"Our greatest responsibility is to be good ancestors."

-Jonas Salk

Wednesday, December 17, 2008

Ah, Academe

Interesting discussion on managing PDFs on the NYTimes kicks off some grumbling.

I agree with both points made by a snarky outsider (Acronzy, comment 12):
I will try to put this delicately. Lack of public access to journal pulications , when almost all of the research and support represented by those articles is significantly indebted to tax payer dollars, is simply disgusting. If the New Yorker can archive, index, and provide a search engine for everything it has ever published, so can any journal.
Of course, the existing firewall system for journals is just completely inexcusable, but at least most academics understand that, admittedly without taking ownership of the problem.
Your rather naieve [sic] efforts to “organize” your “on line” research material, would make any relational database designer shiver in his shoes.
When will academia understand how backward it all is? The lack of the most ordinary, elementary, entry-level office skills is just appalling. Not only are the skills and experiences I picked up in the private sector completely unvalued, but I have to put up with the sort of idiocy every day that would quickly get people canned out in the real world.

Not that our actual administrative staff is all bad; some of them (by no means all!) are real gems. It's the PIs I'm talking about.

Actually UTIG is a real exception since many of the PIs actually run expeditions. If they don't have management skills, people's lives are at risk. But I don't have much to offer the intrepid explorer crowd, unfortunately.

I absolutely adore some of the people I am complaining about. I'd walk twenty miles on hot coals if it suited Ray P's purposes. Still, both I and the world would be better off if there were more totally mundane information management skills around groups like his. The idea that EndNote or Papers is some great breakthrough in information management is indeed as laughable as Acronzy suggests.

There really is no market for organizing professors.

Irene and I tried to find a niche doing that once. We helped quite a few professors, especially at UW-Madison, but though we were locally famous, getting paid was still a monumental hassle. The universities and grant agencies have no line items for outsourced managerial services, and more than one researcher ended up paying us out of pocket. Our LLC is still an established vendor of consulting services to academics at UW-Madison, but my two academic employers since then have treated my time, including consulting to academic institutions, as irrelevant.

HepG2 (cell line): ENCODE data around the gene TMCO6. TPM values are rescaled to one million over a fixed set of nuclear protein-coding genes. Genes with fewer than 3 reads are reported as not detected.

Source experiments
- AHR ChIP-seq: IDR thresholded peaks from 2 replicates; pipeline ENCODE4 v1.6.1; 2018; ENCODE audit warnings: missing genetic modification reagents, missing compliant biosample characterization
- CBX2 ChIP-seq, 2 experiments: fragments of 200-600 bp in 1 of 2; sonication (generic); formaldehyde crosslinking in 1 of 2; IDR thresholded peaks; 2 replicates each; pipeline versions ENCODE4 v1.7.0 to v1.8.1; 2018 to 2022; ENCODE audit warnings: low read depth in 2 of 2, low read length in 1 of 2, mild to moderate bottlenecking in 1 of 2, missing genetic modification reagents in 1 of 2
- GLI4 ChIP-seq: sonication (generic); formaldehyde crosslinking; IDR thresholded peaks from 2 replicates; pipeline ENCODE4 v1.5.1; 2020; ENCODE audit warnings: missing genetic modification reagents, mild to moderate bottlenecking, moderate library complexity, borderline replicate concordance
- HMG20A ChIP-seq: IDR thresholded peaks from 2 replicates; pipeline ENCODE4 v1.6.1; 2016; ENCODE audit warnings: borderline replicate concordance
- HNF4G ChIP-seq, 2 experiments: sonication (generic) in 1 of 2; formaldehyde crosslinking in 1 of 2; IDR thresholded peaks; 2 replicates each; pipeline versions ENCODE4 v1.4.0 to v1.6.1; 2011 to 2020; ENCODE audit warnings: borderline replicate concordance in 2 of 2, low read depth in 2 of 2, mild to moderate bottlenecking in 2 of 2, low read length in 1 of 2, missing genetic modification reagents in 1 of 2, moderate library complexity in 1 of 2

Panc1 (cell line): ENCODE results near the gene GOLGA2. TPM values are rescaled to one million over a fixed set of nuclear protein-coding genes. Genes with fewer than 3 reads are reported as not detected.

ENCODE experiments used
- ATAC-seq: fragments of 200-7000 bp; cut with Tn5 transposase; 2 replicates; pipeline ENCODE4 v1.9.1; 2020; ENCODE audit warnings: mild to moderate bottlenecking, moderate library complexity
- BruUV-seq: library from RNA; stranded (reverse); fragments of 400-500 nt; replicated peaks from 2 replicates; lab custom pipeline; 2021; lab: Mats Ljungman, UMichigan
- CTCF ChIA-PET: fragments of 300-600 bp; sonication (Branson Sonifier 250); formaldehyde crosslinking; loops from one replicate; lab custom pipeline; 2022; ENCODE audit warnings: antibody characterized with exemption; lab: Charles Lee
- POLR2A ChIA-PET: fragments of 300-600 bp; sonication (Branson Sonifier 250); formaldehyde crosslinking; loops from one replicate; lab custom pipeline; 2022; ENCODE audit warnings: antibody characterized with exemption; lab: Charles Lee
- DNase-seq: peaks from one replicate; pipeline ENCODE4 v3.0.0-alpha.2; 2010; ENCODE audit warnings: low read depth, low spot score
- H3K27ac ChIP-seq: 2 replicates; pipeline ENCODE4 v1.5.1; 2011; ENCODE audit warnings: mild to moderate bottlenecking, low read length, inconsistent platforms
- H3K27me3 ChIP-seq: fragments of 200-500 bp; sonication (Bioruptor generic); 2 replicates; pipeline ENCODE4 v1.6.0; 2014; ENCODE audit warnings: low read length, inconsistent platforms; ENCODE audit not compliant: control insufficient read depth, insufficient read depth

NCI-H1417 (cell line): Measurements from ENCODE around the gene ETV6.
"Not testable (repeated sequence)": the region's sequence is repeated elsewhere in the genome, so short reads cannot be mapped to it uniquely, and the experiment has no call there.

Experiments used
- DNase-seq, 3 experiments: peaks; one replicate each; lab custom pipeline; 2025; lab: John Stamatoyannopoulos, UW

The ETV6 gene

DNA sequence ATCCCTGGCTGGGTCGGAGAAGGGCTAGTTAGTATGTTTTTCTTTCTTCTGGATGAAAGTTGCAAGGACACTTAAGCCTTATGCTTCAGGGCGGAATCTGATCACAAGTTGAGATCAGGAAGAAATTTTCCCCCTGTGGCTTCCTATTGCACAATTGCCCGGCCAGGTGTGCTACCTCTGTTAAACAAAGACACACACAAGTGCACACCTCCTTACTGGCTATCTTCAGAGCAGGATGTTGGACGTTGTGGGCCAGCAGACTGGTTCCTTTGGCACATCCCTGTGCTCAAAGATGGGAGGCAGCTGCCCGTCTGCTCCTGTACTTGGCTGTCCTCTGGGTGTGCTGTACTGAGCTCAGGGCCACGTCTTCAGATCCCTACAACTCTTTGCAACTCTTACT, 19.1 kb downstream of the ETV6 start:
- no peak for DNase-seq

The need is so profound it isn't perceived at all. When I was a consultant I noted that people who had no interest in management were as bad as customers as people who specialized in management; the latter didn't need the services but the former couldn't even perceive their absence. There are managerial structures in universities focused on money, but almost no managerial attention is focused directly on research productivity.

So I am in a frustrating bind, that having lived in such a way as to gain skills that could be of considerable value in a research institution, I have no publication record so I have no obvious way of getting into a position to put them to use.


Anonymous said...

nice post

James Annan said...

You are entirely right of course, but what is to be done of it?

TBH I have often found the learning curve to be simply too steep for most systems, especially in areas I rarely use. I even have to regularly rely on manuals and help files for the syntax of standard commands when programming in different languages...I do relearn fast though!

Another problematic issue is the upgrade treadmill...eg I had barely learnt CVS when along came the "compelling" upgrade to SVN, and another set of man pages to wade though every ~6 months when I want to grab the new version of (someone else's) code. And that is before one even considers the issues of mac/pc/unix interoperability...